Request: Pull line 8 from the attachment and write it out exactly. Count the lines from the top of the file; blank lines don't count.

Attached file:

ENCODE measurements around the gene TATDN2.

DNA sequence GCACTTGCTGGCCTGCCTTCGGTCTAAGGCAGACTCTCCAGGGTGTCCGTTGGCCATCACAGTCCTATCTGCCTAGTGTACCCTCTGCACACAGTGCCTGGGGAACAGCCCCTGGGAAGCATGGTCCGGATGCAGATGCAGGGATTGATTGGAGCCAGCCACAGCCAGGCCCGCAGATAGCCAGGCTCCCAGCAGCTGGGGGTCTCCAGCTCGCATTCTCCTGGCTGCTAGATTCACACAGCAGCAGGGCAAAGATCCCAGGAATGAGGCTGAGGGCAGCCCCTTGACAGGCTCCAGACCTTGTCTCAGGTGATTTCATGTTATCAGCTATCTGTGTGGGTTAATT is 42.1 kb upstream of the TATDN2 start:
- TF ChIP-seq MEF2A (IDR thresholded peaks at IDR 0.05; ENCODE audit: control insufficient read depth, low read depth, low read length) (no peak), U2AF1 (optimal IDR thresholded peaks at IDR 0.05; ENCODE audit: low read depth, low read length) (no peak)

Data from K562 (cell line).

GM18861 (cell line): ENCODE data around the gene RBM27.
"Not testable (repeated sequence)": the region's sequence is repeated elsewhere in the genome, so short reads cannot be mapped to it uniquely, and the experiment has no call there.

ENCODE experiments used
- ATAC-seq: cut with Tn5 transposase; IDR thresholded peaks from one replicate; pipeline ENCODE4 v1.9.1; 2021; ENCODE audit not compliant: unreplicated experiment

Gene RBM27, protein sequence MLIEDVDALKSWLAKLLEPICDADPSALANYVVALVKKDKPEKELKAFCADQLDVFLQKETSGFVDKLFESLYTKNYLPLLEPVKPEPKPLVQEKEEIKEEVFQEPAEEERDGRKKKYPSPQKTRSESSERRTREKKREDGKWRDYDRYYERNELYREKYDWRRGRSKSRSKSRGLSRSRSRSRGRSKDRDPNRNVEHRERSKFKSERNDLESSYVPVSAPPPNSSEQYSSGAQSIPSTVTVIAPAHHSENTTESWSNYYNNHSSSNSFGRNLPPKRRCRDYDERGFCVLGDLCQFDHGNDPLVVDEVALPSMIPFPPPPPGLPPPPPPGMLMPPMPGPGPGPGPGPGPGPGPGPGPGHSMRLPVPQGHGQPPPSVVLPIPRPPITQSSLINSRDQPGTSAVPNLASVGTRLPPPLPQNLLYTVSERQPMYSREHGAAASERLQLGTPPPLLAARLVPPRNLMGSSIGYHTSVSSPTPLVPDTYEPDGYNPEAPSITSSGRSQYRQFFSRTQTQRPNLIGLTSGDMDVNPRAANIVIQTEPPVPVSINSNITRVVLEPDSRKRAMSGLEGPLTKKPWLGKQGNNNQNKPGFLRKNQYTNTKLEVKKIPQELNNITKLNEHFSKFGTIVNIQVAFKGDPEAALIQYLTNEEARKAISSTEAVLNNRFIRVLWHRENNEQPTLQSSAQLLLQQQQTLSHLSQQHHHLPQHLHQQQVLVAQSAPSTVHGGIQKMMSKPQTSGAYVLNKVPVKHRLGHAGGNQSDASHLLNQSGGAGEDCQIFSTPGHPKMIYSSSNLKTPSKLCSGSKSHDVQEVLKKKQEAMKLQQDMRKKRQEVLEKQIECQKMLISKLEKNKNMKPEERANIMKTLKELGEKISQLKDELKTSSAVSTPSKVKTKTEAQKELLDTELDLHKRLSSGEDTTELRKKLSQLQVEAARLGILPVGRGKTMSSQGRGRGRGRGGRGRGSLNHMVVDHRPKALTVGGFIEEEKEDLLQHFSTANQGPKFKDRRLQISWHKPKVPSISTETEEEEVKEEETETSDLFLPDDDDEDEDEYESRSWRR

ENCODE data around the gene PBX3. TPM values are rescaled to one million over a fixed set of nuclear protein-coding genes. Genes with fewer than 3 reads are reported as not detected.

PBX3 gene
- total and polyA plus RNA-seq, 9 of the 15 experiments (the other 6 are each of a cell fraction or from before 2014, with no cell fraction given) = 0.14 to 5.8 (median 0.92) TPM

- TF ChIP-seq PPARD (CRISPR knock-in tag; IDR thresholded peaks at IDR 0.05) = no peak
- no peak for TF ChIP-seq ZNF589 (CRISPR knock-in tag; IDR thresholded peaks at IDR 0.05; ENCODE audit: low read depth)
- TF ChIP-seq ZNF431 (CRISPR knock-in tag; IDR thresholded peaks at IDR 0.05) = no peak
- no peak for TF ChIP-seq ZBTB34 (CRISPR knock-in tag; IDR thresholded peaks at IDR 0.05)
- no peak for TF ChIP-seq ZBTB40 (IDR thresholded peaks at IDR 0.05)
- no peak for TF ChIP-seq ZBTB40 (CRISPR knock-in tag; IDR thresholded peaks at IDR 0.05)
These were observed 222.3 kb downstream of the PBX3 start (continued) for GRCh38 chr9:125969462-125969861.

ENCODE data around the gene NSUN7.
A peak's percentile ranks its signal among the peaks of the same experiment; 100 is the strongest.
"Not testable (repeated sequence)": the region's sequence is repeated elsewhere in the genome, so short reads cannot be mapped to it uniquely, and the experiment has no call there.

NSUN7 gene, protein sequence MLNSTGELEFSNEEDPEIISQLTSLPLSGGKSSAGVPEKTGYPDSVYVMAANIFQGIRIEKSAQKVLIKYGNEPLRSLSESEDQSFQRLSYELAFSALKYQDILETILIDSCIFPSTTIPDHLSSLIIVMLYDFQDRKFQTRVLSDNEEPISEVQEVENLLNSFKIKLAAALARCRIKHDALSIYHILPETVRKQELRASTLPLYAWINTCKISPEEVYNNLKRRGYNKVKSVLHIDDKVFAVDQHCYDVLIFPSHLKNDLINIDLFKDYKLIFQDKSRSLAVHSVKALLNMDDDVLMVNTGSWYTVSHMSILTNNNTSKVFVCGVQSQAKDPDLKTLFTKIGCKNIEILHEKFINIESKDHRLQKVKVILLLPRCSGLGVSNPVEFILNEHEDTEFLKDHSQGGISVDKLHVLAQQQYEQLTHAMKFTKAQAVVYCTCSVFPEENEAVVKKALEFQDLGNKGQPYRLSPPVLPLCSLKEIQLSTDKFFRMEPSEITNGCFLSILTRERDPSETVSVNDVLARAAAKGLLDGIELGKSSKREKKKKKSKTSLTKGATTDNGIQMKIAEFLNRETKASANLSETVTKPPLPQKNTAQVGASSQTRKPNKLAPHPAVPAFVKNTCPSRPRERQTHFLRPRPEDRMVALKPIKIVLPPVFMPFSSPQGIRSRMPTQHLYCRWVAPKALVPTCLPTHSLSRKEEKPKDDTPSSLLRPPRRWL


- ATAC-seq: cut with Tn5 transposase; IDR thresholded peaks from one replicate; pipeline ENCODE4 v1.9.1; 2021; ENCODE audit not compliant: unreplicated experiment